Statement of Faith | Tell a Friend about Us | Color Scheme:    
Tuesday, November 24, 2020

  Study Resources

• Interlinear Bible

• Parallel Bible

• Daily Reading Plan

• Devotionals

• Commentaries

• Concordances

• Dictionaries

• Encyclopedias

• Lexicons

• History

• Sermon Essentials

• Audio Resources

• Religious Artwork

  Other Resources

• Advertise with SL

• FREE Resources

• Information

• Set Preferences

• Font Resources

• Contacting SL


Holman Bible Dictionary

Start Your Search
Choose a letter from below
to display alphabetical list:

    Printer friendly version
Additional Resources
• Baker's Evangelical Dictionary
Colossians, Theology of
• Easton's Bible Dictionary
Colossians, Epistle to the
• Fausset's Bible Dictionary
Colossians, The Epistle to The
• Smith's Bible Dictionary
Colossians, The Epistle to the
• International Standard Bible Encyclopedia
Colossians, Epistle To the

(coh lahss' ssihuhnss) A letter from Paul to the Church at Colosse. It is one of the Prison Epistles (along with Ephesians, Philemon, and Philippians). The traditional date and place of writing is A.D. 61 or 62 from Rome. The letter itself does not name the place where Paul was imprisoned, and Caesarea and Ephesus have been suggested as alternatives to Rome. If written from Ephesus, the time of writing would be in the mid-50's; if from Caesarea the late 50's. The primary purpose of Colossians was to correct false teachings which were troubling the church.

Authorship of Colossians The authenticity of Colossians has been debated, as has also the exact nature of the relationship between Ephesians and Colossians. In favor of Pauline authorship it may be noted that the letter was accepted as genuinely Pauline by the early church. While it is true that the style and vocabulary differ somewhat from Paul's other letters, this occurs primarily in the section which attacks the Colossian heresy (Colossians 1:3-2:23). The unusual terminology in this section is at least partly the result of addressing an unusual problem.

Some would rule out Pauline authorship by identifying the heresy attacked in Colossians as second century gnosticism. Such arguments are not convincing, however, because (1) the heresy cannot be identified with certainty, and (2) gnostic thought was already encroaching on the church by the middle of the first century.

One should note also the relationship between Philemon and Colossians. They mention many of the same people and were apparently carried by the same messenger (Colossians 4:7-18; Philemon 1:1-2,Philemon 1:10,Philemon 1:23-24). The undoubted authenticity of Philemon argues in favor of the Pauline authorship of Colossians as well.

The City of Colosse Colosse was located in the southwest corner of Asia Minor in what was then the Roman province of Asia. Hierapolis and Laodicea were situated only a few miles away. All three were in the Lycus River valley. A main road from Ephesus to the east ran through the region. See Asia Minor.

Colosse was prominent during the Greek period. By Paul's day it had lost much of its importance, perhaps due to the growth of the neighboring cities. Extremely detrimental to all of the cities of the region were the earthquakes which occasionally did severe damage. Shortly after Paul wrote Colossians, the entire Lycus Valley was devastated by an earthquake (about A.D. 61) which probably ended occupation of the city.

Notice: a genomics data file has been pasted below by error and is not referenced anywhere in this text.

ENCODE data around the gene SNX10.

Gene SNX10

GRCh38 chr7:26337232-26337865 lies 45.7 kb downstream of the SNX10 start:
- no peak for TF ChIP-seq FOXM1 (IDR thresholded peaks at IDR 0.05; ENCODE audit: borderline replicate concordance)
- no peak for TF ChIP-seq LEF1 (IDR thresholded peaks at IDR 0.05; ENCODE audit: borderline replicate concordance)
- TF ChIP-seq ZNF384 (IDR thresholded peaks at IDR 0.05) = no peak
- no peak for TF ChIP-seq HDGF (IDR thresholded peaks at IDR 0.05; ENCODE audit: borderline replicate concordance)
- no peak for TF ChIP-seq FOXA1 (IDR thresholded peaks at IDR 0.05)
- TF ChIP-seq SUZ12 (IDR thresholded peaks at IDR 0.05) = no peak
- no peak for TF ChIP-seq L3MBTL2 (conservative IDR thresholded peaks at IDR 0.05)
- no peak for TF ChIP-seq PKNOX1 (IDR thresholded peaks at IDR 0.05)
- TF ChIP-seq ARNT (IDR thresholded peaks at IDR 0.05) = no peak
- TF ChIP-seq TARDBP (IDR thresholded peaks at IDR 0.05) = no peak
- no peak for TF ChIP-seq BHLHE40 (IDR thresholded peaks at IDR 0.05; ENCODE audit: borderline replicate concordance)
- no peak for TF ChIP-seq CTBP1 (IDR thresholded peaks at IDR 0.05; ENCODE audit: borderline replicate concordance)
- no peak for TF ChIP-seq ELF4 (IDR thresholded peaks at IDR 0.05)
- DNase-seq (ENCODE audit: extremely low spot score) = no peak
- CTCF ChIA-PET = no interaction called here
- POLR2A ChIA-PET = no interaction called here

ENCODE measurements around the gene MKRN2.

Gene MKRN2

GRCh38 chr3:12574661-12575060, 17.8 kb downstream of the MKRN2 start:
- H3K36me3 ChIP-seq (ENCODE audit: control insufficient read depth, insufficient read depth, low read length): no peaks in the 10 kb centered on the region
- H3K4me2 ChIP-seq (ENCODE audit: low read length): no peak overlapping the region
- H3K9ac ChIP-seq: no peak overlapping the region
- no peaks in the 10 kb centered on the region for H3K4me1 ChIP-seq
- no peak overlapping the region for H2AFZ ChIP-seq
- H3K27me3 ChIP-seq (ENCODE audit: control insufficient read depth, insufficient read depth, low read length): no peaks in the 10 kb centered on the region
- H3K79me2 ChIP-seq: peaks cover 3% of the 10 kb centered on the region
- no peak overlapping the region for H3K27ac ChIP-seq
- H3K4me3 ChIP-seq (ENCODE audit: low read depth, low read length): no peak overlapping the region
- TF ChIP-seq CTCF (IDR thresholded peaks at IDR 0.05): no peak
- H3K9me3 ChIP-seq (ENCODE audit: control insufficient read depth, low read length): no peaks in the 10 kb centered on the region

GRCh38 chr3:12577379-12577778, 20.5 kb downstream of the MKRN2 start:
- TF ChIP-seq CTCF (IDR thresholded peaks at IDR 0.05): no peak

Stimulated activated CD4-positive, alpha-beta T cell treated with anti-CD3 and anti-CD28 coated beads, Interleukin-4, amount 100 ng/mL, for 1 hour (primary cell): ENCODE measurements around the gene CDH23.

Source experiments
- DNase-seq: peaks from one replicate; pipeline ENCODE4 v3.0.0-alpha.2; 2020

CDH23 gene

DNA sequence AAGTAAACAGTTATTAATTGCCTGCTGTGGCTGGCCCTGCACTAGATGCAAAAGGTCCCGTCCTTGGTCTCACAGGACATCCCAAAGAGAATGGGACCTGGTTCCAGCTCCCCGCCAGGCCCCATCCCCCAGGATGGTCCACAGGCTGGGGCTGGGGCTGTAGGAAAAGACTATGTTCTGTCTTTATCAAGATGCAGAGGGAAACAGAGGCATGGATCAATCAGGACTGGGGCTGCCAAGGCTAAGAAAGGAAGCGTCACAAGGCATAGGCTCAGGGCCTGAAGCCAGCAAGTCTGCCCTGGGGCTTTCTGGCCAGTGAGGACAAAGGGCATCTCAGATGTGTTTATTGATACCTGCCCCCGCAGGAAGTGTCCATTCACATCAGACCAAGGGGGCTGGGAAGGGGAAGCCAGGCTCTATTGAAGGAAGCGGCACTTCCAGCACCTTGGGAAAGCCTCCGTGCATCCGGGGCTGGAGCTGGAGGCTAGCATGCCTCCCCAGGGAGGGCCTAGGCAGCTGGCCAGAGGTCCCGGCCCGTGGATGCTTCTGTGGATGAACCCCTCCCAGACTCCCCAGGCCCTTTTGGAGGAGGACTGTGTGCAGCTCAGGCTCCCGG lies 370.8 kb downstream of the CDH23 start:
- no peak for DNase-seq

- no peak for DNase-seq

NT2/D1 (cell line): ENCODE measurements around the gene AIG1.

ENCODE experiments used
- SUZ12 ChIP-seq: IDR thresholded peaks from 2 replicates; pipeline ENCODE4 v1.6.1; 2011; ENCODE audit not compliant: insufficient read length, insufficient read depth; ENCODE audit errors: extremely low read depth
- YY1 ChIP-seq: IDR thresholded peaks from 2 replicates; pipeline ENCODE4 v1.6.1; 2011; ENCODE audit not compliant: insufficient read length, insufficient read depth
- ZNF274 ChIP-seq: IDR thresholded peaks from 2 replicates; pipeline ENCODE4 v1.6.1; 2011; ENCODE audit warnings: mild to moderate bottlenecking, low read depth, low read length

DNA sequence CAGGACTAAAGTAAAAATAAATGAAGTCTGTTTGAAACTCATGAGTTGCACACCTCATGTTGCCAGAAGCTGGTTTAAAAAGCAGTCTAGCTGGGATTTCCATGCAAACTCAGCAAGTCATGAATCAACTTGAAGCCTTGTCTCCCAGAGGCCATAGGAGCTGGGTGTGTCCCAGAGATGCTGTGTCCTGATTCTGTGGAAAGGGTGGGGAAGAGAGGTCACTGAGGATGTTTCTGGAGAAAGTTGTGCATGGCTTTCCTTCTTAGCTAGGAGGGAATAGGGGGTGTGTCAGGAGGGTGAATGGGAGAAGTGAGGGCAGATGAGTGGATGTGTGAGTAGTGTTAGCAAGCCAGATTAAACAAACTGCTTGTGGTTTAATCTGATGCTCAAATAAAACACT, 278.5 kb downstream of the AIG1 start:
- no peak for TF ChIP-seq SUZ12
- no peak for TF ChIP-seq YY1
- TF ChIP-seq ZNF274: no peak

The region included a mixture of people native to the area, Greeks, Romans, and transplanted Jews. The church probably reflected the same diversity. As far as we know, Paul never visited Colosse. His influence was felt, however, during his ministry in Ephesus. (Acts 19:10 records that all Asia heard the gospel.) The letters to Philemon and to the Colossians indicate that many of Paul's fellow workers (if not Paul himself) had worked among the churches of the Lycus Valley. As a result, the relationship between the apostle to the Gentiles and the Colossian church was close enough that when trouble arose some of the church turned to Paul for instruction.

Content Colossians may be divided into two main parts. The first (Colossians 1:3-2:23) is a polemic against false teachings. The second (Colossians 3:1-4:17) is made up of exhortations to proper Christian living. The introduction (Colossians 1:1-2) is in the form of a Hellenistic, personal letter. The senders (Paul and Timothy) and the recipients (the Colossian church) are identified, and a greeting is expressed (the usual Pauline “grace and peace” replaced the usual secular “greeting”).

Typical of Paul, a lengthy thanksgiving (Colossians 1:3-8) and prayer (Colossians 1:9-14) lead into the body of the letter. Paul thanked God for the faith, hope, and love (Colossians 1:4-5) which the Colossians had by virtue of their positive response to the gospel. He prayed that they might have a full knowledge and understanding of God's will and lead a life worthy of redeemed saints, citizens of the kingdom of Christ (Colossians 1:9-14).

The doctrinal section which follows begins with a description of the grandeur of the preeminent Christ (Colossians 1:15-20). Though the precise meaning of some words and phrases is uncertain, there is no doubt as to Paul's intent. He meant to present Jesus as fully God incarnate (Colossians 1:15,Colossians 1:19), as supreme Lord over all creation (Colossians 1:15-17), as supreme Lord of the church (Colossians 1:18), and as the only Source of reconciliation (Colossians 1:20).

The origin of this grand statement on the nature and work of Christ is debated. The structure, tone, and vocabulary of the passage have led many to speculate that Colossians 1:15-20 is a doctrinal statement (hymn) that was in use in the church of Paul's day. This passage and Philippians 2:6-11 are thought by the majority of scholars to be the most obvious examples of pre-Pauline tradition in the letters of Paul. However, difficulty in recreating a balanced hymnic structure has convinced most that Paul rewrote portions of the hymn, if indeed he was not the author of the entire confession. Author or not, the apostolic stamp of approval is on these words which Paul used to state unambiguously that Christ is Lord and Savior of all.